My grandfather and grandmother, John and Hassie Gillentine and children, circa @ 1920
My father, Voy Rivers Gillentine, standing, second from the right end
Gillentine: The Gillentines were Christ-loving people and were dedicated French Catholics when they lived in that country during the French Revolution. At the rebirth of the beheading apparatus, promoted by a well-respected physician, Dr. Joseph Guillotine, things didn't go too well for the family name, so off to England they went! There they became followers of the Church of England and brought their religious beliefs with them, when in the 17th century they landed in King William County, VA.
In Virginia they remained true to their Anglican faith, and when George Washington called for arms to free the colonies from all enemies, the only Guillotine eligible to go, wouldn't. He was/is called the family draft-dodger!! (Hey, we all have skeletons in our closets!!) As time went along, and I assume out of embarrassment of that association, the French spelling of the family name Guillotine was changed to the English spelling of Gillentine, of which it is known today.
Dr. Guillotine was President of The Chamber of the Province in 1775, founder of the French Academy of Medicine, and Deputy to the French Assembly in 1789. On October 11, 1789, Dr. Guillotine submitted a proposal to the Assembly debate on the Penal Code, recommending "that death, without the accompaniment of torture, and by means of decapitation, should become the sole and standard punishment in France". A fellow physician, Antoine Louis, took the first practical steps towards the creation of the guillotine in France, in keeping with Dr. Guillotine's proposal. It was called "Louison" or "Louisette", but the press preferred to call it the "guillotine" as the sound of that word "had a nicer ring" to it. It is estimated that over 40,000 people died under "Madame Guillotine". I was surprised to see that it's last official use was on September 10, 1977 in Marseilles, France. I thought it became obsolete after the French Revolution!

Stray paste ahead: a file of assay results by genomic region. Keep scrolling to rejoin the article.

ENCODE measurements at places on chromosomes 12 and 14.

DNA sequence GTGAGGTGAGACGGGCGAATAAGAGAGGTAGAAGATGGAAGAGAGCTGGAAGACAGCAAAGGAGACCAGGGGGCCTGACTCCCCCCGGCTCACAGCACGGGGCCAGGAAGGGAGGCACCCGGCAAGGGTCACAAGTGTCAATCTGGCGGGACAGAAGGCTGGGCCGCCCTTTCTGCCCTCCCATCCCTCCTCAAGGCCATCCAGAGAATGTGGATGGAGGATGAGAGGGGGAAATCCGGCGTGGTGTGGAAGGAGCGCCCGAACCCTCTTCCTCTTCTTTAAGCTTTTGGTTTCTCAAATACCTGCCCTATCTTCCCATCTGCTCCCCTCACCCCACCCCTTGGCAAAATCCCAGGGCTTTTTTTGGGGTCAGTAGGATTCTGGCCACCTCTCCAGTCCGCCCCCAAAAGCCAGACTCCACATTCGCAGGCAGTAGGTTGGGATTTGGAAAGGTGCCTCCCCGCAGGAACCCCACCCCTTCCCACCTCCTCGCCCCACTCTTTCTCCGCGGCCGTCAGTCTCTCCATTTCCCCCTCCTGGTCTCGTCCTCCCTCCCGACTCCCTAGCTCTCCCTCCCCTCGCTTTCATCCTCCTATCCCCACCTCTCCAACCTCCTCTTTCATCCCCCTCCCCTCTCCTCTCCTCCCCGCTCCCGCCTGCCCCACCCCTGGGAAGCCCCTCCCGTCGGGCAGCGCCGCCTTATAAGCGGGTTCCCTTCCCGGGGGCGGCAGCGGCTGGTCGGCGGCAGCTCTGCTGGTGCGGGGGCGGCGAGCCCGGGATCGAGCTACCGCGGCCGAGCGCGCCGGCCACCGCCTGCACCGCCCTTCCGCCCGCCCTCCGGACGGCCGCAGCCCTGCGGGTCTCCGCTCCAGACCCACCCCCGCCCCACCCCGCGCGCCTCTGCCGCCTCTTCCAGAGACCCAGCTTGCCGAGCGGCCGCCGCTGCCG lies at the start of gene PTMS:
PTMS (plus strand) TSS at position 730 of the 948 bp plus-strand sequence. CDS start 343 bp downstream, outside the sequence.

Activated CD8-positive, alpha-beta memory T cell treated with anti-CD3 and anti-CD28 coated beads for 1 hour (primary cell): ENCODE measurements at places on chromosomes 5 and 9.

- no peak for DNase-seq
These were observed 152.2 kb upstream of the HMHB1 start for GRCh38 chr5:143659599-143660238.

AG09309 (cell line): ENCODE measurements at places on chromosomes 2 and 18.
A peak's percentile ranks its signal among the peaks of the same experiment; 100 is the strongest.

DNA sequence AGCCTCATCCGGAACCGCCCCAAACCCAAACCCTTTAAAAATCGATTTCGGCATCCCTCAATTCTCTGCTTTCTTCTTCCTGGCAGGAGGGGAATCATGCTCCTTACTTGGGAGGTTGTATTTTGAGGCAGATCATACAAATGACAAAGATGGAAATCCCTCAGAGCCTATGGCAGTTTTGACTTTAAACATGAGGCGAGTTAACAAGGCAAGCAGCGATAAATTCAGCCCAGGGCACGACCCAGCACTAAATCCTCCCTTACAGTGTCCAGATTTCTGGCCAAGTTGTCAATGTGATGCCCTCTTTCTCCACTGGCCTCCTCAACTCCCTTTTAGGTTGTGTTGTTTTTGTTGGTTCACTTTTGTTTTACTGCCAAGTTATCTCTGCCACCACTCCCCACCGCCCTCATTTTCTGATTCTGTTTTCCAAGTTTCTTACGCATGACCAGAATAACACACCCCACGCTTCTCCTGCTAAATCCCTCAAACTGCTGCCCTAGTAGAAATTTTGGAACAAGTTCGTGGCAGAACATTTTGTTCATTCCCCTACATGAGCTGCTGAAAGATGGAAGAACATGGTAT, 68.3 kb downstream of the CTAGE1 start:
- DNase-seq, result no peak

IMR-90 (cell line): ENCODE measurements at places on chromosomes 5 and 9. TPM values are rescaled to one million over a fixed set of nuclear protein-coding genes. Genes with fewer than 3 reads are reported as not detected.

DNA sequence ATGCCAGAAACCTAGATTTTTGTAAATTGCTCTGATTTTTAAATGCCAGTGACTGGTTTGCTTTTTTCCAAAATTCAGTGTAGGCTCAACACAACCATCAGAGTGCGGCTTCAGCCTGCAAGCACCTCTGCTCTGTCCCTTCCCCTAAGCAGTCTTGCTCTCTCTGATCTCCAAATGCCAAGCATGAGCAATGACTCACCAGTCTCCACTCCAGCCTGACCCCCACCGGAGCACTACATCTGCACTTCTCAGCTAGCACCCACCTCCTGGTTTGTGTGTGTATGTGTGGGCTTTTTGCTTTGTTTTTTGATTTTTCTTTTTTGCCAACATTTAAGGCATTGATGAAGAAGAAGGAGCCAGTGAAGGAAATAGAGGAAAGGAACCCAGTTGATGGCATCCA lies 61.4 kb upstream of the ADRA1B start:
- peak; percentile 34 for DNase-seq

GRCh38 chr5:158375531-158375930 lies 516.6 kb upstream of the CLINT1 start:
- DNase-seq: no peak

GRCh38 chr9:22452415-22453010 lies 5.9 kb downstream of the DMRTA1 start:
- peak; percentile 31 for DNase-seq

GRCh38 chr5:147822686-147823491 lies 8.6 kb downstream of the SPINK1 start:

This is a "G"ory "G"eneology of our family name, but none-the-less, I've always felt a connection to my French heritage. I am of the 28th "G"eneration of the family recorded in the exodus of England to VA. I am certain that as a physician, Dr. Guillotine felt that this method of death was perhaps the most humane. The compassionate gene still remains prominent in the "G"illentine bloodline today. Sadly, although he did not invent it, Dr. Guillotine's name will forever be attached to it. During the Revolution, the guillotine was used only on people with a noble status, all others were drawn and quartered by a horse, burned at the stake, or beheaded with a sword. I shudder to think about the device and pray that it is never used again!
I am participating with Jenny's Alphabe-Thursday. You can click on her blog button located on my side bar. Please head (no pun intended) on over there and read all the other great "G" words for today.
"Voices from the Past" by Faye Witt Moreland (family historian and author)